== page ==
America's First Newsletter for the Medical Traveler

Washable keyboards and mice


Medical Tourism: Overcoming Fears and Anxieties

Medical Tourism: Why Travel Abroad for Dentistry Procedures?

Medical Travel as a Money-Saving Healthcare Option

MEDICAL SPOTLIGHT: CyberKnife® System PART TWO: Lung Cancer and Tumors

Hot Spot Destinations

Latest News in Medical Travel

Hot Spot Destinations


Bolivia is the hidden jewel of South America

Medical Tourism in Bolivia is focused on cosmetic and plastic surgery procedures where they offer the world high-quality care at a fraction of the cost in the United States.

There are countless activities to do while traveling in Bolivia. Explore the Amazon Rain Forest, visit the ancient Incan civilizations, or simply experience great shopping in one of their modern cities like their capitol La Paz!


For British people seeking treatment abroad, Holland is a popular destination because of loss cost, quality of care, and the simplicity of travel with Eurostar. 

Approximately 90 percent of Holland natives speak English, which makes it an easy transition for people coming from English-speaking countries. 

Holland is a world leader in cosmetic and plastic surgery.


Macedonia is an exotic country with beautiful architecture, perfect climate, and about 50 natural and man-made lakes. 

Cosmetic dentistry is Macedonia's primary focus in the field of medical tourism.  They offer treatments such as restorative and prosthetic dentistry, as well as dental implant treatments and dental crowns.

Many of the Macedonian providers assist with travel and accommodation arrangements at a low price when traveling into the city of Skopje.

Headlines in Medical Tourism

Medical hub strategies drawn up
August 5, 2009
MANILA, PHILIPPINES (BuisnessWorld Online) -- Good news for this sunrise industry! The government targets two million foreign patients and annual medical receipts of $2.3 billion from abroad by 2010.        

American Hospitality ~ Inbound Medical Tourism at International Standards
August 4, 2009
(Medical Tourism Magazine) -- What do Bumrungrad, Cleveland Clinic, and Galicia Heart have in common? Accreditation, high quality standards, and medical tourism are in the spotlight.

Mexico Steps Up Efforts To Attract Medical Tourists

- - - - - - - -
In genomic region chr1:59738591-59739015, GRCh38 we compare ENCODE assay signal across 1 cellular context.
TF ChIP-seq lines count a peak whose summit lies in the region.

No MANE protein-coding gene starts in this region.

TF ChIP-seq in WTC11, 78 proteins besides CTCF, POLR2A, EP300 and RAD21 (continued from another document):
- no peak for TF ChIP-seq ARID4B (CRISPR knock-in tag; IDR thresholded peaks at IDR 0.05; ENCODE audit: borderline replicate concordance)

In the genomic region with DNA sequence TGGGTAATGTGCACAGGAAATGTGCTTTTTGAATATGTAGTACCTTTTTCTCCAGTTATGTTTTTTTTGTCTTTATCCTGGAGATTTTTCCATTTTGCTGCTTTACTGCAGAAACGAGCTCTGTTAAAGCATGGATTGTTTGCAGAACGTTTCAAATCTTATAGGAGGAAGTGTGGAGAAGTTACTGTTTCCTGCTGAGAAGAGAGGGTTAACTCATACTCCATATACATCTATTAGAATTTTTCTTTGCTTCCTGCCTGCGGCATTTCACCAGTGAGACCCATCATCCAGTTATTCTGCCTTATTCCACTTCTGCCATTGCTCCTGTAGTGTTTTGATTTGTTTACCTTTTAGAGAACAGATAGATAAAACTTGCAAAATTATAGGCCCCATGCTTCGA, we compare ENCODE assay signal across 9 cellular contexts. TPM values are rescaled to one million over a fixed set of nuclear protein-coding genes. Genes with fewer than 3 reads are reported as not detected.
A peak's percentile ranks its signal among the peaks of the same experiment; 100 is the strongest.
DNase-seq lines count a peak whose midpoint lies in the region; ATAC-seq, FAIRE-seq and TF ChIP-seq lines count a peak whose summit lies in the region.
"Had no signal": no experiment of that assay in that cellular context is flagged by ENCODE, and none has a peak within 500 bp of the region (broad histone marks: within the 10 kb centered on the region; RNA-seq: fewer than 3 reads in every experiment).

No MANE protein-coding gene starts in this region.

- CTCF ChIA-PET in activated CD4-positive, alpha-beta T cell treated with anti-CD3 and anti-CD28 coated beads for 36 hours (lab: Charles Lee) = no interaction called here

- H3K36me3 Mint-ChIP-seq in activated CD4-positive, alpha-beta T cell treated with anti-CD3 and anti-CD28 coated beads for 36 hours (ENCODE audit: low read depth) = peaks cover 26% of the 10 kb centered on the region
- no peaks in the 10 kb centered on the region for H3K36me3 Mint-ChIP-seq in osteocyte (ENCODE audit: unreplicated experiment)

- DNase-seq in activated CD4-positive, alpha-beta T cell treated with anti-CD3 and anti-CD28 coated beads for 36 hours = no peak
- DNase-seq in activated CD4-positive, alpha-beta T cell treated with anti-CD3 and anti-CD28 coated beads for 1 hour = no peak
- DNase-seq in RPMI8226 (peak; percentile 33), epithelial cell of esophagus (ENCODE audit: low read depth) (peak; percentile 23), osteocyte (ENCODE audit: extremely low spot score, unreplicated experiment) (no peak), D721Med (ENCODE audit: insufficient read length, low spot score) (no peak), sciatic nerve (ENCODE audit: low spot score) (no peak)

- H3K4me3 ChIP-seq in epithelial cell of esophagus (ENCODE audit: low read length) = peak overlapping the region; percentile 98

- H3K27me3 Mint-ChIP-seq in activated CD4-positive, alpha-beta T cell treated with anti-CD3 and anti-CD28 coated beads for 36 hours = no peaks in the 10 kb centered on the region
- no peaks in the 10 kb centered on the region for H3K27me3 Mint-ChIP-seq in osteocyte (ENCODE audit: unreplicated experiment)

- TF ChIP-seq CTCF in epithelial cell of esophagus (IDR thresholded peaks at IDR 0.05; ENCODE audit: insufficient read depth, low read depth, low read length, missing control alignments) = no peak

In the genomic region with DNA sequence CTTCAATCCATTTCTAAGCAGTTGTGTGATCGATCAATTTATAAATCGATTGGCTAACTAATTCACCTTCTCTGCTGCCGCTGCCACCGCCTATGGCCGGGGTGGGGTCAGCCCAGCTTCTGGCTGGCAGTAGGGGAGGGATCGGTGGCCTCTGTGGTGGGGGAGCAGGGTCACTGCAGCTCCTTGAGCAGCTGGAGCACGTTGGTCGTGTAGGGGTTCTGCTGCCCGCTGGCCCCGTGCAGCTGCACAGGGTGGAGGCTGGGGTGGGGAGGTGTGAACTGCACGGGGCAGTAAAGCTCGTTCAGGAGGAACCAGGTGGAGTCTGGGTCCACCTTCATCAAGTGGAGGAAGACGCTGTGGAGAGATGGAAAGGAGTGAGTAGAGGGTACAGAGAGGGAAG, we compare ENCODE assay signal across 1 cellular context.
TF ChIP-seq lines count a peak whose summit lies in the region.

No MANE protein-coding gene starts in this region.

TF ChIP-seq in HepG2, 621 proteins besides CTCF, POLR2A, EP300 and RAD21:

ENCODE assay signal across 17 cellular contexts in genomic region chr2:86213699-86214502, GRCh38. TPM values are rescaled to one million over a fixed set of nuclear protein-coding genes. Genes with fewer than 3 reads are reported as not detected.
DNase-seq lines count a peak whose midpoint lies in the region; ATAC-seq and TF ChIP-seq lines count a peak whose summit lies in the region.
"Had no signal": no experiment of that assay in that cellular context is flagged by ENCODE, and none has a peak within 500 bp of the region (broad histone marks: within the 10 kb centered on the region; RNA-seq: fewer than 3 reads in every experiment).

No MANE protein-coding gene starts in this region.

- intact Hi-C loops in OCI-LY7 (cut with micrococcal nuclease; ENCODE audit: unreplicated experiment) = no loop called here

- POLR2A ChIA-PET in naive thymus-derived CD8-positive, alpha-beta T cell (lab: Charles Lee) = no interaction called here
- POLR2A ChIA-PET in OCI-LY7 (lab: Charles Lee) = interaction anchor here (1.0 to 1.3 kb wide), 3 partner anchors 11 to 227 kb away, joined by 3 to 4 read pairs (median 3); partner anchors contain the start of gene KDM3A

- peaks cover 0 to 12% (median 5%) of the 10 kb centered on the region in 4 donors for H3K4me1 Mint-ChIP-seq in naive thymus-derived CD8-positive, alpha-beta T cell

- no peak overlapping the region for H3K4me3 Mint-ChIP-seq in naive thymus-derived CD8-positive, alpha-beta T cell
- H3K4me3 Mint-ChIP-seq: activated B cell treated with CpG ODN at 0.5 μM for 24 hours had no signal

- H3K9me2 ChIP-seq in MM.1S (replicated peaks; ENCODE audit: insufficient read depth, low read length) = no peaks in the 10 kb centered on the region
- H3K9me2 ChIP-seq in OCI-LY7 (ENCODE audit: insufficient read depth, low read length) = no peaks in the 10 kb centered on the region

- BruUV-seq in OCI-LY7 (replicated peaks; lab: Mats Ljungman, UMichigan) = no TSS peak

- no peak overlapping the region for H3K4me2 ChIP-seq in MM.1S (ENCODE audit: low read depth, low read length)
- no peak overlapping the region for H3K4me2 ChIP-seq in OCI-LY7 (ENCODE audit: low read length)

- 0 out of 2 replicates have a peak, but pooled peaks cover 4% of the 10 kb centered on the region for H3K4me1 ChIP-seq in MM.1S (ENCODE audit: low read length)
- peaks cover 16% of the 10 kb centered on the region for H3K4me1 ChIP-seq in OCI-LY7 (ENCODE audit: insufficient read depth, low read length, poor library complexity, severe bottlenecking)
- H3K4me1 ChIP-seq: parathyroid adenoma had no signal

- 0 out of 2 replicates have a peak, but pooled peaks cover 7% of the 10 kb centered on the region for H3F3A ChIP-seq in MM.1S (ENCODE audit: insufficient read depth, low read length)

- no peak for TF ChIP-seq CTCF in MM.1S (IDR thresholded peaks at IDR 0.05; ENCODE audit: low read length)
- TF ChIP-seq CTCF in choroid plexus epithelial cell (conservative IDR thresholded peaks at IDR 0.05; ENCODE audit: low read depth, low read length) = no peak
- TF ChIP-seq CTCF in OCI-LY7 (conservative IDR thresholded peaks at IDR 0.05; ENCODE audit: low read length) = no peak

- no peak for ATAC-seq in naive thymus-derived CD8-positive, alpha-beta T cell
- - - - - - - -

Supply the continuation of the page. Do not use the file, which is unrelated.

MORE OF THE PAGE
August 4, 2009
(Kaiser Health News) -- Efforts to standardize quality measures for medical tourism are underway as Mexico tries to attract medical tourists. Such efforts come after the swine flu outbreak significantly hurt Mexico's tourism industry, which ranks third as the country's source of foreign income.

Medical tourism spotlighted in CDC's new travel health guide
August 3, 2009
( -- The Center for Disease Control's (CDC) 2010 travel health guide has a much-expanded section on medical tourism - the practice of going abroad for your medical care. U.S. citizens going overseas for medical or dental procedures often cite lower costs as their primary motivator.

Still packing their bags
July 27, 2009
(Modern Healthcare) -- When stories of outbound medical travel - also known as medical tourism - began making news roughly a decade ago, most of the coverage focused on wealthy patients who sought cosmetic procedures and experimental treatments outside of the United States.


Volume 2, Issue 5

Dear Medical Traveler,

Welcome to Your Medical Travel, your personal resource for tips and information on the newest opportunities in medical tourism.

Questions? Comments? Contact Alyson Kuritz at

The information in Medical Travel Today and Your Medical Travel is believed to be accurate, but in some instances, may represent opinion or judgment. The newsletter's providers do not guarantee the accuracy or completeness of any of the information and shall not be liable for any loss or damage caused - directly or indirectly - by or from the information. All information should be considered a supplement to - and not a substitute for - the care provided by a licensed healthcare provider or other appropriate expert. The appearance of advertising in this newsletter should in no way be interpreted as a product or service endorsement by the newsletter's providers.

Medical Tourism: Overcoming Fears and Anxieties

The idea of medical tourism raises many concerns for prospective patients, including  unfamiliarity with the culture of another country, language barriers, dealing with new doctors and healthcare facilities, , and the prospect of a  long flight and stay away from home.

Fortunately, all of these concerns can be put to rest with proper research and preparation.  The more you learn beforehand, the easier and more comfortable the experience will be.

Possibly the biggest issue for clients is the potential of a language barrier. The good news is that many international healthcare providers speak fluent English as  their second language. If not, a translator will be available at all times.

As for the facilities themselves, many wonder:

  • Are they up-to-date with modern technology?
  • Do they maintain the same level of sanitation as hospitals in the United States?